What is that saying? And again, as you look through the book of 1 Peter, you see how this all lives out in human relationships and everyday life.  Peter is saying that our lives should be as different from the world as day is different from night. What we love, how we think, how we forgive, our priorities, how we treat others, our appetites, our desires, our choices should be as different from the world as day is from night, because we are to proclaim the excellencies of Him Who has called us out of darkness into His marvelous light.

I want to suggest that the most compelling case for the truth of the gospel in any era should be found in the lives of those who profess to know Christ. That should be what makes the world stop and pay attention to the gospel.

Unbelievers in the first century could not explain away the obvious difference that the gospel made in the lives of those who followed Christ. People in high positions wrote about it. Some of their writings have been preserved.

“We can’t understand, they’re such good citizens, they’re such hard workers, no matter what we do to them, no matter how we torment them or persecute them. They’re honest, they’re hardworking, they’re faithful to their marriages.” There was this difference that people could not deny, they could not explain away.

Imagine the effect if the unbelieving world today could look at Christians and see that we keep our word, that we’re generous when others may hoard their resources, that we take care of our own . . . no one goes without necessities of food or clothing or shelter . . . that we’re not idle but we’re diligent . . . that we have power to overcome sinful behavior . . . that we don’t fret in times of scarcity, when the stock market crashes, but the we trust God to meet our needs.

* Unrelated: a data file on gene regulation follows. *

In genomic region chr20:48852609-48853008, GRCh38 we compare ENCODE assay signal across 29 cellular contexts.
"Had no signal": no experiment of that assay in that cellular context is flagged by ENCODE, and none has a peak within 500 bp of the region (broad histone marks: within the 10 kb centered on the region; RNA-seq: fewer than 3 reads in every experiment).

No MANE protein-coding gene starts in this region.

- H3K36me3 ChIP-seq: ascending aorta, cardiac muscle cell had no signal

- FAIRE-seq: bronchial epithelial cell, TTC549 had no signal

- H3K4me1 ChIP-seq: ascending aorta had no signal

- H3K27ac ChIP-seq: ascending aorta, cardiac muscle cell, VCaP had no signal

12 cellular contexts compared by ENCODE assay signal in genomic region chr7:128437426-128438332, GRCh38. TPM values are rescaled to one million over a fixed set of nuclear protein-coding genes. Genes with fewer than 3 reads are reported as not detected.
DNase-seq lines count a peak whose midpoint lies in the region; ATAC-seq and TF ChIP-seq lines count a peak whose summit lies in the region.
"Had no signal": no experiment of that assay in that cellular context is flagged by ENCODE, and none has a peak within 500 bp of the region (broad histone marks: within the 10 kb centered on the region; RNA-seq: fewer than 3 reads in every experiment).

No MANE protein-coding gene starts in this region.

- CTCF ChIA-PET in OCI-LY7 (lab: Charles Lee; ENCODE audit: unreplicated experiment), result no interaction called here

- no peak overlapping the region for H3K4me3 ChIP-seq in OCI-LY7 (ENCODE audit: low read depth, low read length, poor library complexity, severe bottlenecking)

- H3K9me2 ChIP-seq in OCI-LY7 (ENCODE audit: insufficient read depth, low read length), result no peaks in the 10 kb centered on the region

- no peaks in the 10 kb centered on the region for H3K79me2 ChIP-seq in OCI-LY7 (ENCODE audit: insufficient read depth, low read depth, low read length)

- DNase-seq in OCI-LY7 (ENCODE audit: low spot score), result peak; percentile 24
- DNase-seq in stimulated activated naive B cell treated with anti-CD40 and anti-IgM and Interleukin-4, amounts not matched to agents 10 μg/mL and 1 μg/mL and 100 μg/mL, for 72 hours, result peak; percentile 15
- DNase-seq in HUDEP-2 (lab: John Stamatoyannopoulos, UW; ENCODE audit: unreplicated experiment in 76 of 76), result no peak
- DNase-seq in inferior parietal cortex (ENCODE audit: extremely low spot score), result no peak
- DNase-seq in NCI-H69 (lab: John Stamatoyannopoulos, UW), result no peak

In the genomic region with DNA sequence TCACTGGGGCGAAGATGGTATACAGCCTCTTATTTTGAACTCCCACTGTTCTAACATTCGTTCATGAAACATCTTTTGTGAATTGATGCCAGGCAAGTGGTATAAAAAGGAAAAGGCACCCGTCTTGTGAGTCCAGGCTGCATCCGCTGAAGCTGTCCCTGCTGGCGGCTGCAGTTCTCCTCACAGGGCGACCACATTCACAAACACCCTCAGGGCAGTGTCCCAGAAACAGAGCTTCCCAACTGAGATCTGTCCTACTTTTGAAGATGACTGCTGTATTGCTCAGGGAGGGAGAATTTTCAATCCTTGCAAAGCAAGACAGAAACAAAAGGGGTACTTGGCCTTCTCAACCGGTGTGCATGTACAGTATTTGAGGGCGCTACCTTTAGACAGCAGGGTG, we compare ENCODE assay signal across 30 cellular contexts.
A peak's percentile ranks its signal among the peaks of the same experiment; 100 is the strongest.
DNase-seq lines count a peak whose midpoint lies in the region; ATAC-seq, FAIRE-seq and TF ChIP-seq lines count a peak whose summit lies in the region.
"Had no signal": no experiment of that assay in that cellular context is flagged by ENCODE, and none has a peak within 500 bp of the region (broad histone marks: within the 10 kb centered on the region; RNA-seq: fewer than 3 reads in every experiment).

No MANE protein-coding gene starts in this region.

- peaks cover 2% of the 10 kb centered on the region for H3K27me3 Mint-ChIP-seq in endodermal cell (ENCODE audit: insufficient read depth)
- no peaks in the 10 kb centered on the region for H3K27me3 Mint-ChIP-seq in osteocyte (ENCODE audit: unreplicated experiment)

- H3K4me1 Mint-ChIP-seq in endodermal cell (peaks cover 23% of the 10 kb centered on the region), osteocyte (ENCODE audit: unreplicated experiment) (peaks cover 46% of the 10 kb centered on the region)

• What if they could look at us and see that when we’re wronged, instead of retaliating or getting bitter, we forgive? 
  • What if they could see that we love our enemies? 
  • What if they could see that we work to resolve conflicts, rather than letting them fester, and that when we’re provoked, instead of returning evil for evil, we’re meek and we return good for evil?
  • What if they could see that Christians are morally chaste, morally pure, saving themselves for marriage, not indulging in sexual fantasies, or buying sexual or sensual magazines or movies or pornographic materials, and not living in the passion of lust like those who do not know God, as Paul says in 1Thessalonians 4?
  • What if they could see that Christians keep their marriage vows, for better and for worse? What if the world could see that in those who claim to know Christ? I want to tell you that that kind of Christianity would be persuasive, and it would be contagious.

Not all will surrender to the truth when they see it, but no one will be able to deny it. As Ezekiel 24 says, “You will be a sign to them, and they will know that I am the Lord.” Let me go back to that picture I painted just a few moments ago, that true story, about the church where the stash of pornography was found underneath the pulpit. Let me ask you in light of that picture, when you stand up to minister the Word of God, when you share Christ with an unbeliever, when you teach your children at home, or you’re having family devotions, when you teach a Sunday School class, when you lead a small group, when you lead a prayer time, when you’re serving the Lord in your church or in your community, when you lead a discipleship group, what kind of foundation are you standing on?